Tokyo Olympics may re-impose local spectator ban as clampdown gets tougher
Not this time.
A new round of tough measures is emerging to mitigate the spread of the novel coronavirus at the Tokyo Olympics that open July 23, showing just how different, and antisocial, these Games will be.
The organizers, who just last month said they would allow some domestic spectators, are now reconsidering. Tokyo Gov. Yuriko Koike said Wednesday a state of emergency would be reintroduced in Tokyo next week, which would likely mean banning spectators at Tokyo events completely. Local media said the end of the emergency would be set for Aug. 22, two weeks after the Games finish.
The stakes have been raised by an uptick in infections in Tokyo. On Wednesday the city reported 920 new cases, the highest level since mid-May.
Prime Minister Yoshihide Suga said representatives of Tokyo organizers, the International Olympic Committee and the Japanese government will discuss spectator options after government health advisers meet Thursday. Also Thursday, IOC President Thomas Bach is due to arrive in Japan.
The Games have already banned foreign spectators, and with them, family members of athletes from around the world.
Athletes in the Olympic Village are being told to limit alcohol consumption to their rooms, eat quickly at partition-divided tables and leave the dining hall rather than mingle, and keep social interaction to a minimum. They have been asked to leave Japan within 48 hours of their competition finishing—many can forget the triumphant walk in the Closing Ceremony—and are restricted to a list of preapproved destinations.
The Olympic torch relay that heralds the arrival of the Games will be taken off public roads in Tokyo and switched to daily ceremonies behind closed doors. Even the Olympic marathon, typically the most accessible athletic event to the host city’s general population as it winds through city streets, aims to attempt a version of a Covid bubble, with organizers on Tuesday asking the public to “refrain from spectating along the course.”
Many of the measures reflect the reality of staging the world’s largest sporting event during a pandemic. Others illustrate the unique challenges of doing so in Japan.
The Tokyo Olympics are proceeding, after a year’s delay, despite rising coronavirus infections in the country and a few reported infections of early-arriving Olympic delegations. Japan lags many other nations in vaccinating citizens, with slightly more than a quarter of the population having received at least one shot, according to government data.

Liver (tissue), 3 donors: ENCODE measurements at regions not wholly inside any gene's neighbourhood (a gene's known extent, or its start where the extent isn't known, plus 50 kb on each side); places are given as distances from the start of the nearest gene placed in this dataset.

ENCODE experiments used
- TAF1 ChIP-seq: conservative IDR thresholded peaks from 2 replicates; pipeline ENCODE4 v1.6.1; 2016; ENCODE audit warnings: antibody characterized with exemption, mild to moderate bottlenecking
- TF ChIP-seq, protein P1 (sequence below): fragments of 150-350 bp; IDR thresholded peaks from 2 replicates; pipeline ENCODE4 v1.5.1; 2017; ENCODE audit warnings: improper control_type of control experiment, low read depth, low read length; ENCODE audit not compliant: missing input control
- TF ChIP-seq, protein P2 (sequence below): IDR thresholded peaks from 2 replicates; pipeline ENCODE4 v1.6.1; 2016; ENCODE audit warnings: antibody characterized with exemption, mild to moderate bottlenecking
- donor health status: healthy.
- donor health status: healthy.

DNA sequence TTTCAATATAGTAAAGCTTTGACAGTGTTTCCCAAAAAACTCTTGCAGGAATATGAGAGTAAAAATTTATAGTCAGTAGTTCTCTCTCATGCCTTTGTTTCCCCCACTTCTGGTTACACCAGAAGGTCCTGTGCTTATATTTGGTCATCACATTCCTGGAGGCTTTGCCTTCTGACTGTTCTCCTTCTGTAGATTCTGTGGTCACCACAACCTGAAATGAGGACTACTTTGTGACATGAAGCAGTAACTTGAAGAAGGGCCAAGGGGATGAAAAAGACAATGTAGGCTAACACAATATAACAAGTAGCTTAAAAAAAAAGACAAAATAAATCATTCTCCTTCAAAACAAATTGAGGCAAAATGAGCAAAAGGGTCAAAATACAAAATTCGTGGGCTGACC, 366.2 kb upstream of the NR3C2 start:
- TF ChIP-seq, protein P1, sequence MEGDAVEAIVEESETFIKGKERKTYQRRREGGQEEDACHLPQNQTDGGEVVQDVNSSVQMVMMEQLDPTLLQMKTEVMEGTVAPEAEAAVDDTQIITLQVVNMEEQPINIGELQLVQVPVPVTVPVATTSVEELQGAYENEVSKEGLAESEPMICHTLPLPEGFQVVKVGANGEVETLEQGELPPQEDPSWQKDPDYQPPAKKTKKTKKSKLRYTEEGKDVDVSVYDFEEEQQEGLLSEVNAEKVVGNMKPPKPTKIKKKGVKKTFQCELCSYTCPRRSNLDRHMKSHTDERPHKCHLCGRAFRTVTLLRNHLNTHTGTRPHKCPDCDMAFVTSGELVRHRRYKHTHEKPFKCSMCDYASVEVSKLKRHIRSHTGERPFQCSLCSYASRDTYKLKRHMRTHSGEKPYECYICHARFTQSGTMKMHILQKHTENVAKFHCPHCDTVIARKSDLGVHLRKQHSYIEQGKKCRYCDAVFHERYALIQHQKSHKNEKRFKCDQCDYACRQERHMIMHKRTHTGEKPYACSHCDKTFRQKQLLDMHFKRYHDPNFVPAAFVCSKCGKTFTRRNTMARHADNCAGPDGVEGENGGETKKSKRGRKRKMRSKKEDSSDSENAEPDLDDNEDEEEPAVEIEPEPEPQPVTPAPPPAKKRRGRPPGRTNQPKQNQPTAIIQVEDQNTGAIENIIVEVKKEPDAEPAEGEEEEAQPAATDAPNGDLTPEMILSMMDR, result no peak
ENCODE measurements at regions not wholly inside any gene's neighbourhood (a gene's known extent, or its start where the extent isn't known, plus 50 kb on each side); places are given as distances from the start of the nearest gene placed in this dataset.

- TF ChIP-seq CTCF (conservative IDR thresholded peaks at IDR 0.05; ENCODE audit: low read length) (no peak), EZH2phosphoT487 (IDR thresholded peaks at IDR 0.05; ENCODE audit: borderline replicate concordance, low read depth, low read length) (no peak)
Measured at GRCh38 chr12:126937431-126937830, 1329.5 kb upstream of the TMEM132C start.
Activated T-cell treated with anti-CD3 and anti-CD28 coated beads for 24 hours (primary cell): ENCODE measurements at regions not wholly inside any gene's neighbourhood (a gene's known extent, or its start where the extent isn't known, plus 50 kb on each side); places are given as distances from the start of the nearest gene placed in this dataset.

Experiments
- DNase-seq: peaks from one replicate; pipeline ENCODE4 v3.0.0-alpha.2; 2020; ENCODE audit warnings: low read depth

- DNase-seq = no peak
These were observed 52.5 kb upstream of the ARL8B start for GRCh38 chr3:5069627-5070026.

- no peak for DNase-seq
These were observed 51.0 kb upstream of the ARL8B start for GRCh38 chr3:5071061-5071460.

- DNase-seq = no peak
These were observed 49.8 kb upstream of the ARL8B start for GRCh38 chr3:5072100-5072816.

Some competitors say they are so grateful the Games are happening at all that they’re willing to do whatever they have to do.
“At the end of the day, that’s just the circumstances we’re in, and you have to be flexible, you have to understand what type of an Olympic Games this is going to be, and that’s a challenge that I like to take,” said Yul Moldauer, a gymnast on the U.S. men’s team, just after he was named to the squad. “It’s different from any other Olympics, so you’ve just got to take it head on.”
That sentiment doesn’t necessarily extend to the Japanese public, which is bearing the brunt of the Games’ costs and risks with a diminishing share of the benefits.
Amid all the restrictions, an effort to secure exceptions to any no-spectators measures could be controversial. Under a “special quota,” members of the IOC, along with Olympic sponsors and dignitaries would be allowed to attend the Opening Ceremony and other events, according to Japan’s Asahi newspaper.
The IOC didn’t immediately respond to a request for comment on the reported rules exception.
Even tangential traditions are getting a makeover in light of the seriousness of the Covid-mitigation effort. The longstanding practice of distributing tens of thousands of condoms to athletes in an effort to foster awareness of HIV/AIDS will continue, but this time “we will distribute them to representatives of each team delegation before they depart from Japan,” according to a statement from Tokyo organizers. The message seems to be: Don’t even think about getting close enough to someone to use these.
The expanding Covid-prevention measures are set to cover even the women’s and men’s marathons, which were already altered due to the anticipated heat and humidity in Tokyo. In 2019 the 26.2-mile course was moved to Sapporo on the northern island of Hokkaido, 500 miles north of Tokyo.
But given the “current COVID-19 situation,” according to a Tokyo 2020 news release, “it will be necessary to reduce the risk of infection by restricting the movement of members of the public.”
So the residents of that city who were looking forward to glimpsing a slice of the Games in person won’t get their chance. Instead, like people 10,000 miles away, they’ll have to watch from their couch.
This story has been published from a wire agency feed without modifications to the text
Never miss a story! Stay connected and informed with Mint.
our App Now!!
For all the latest Sports News Click Here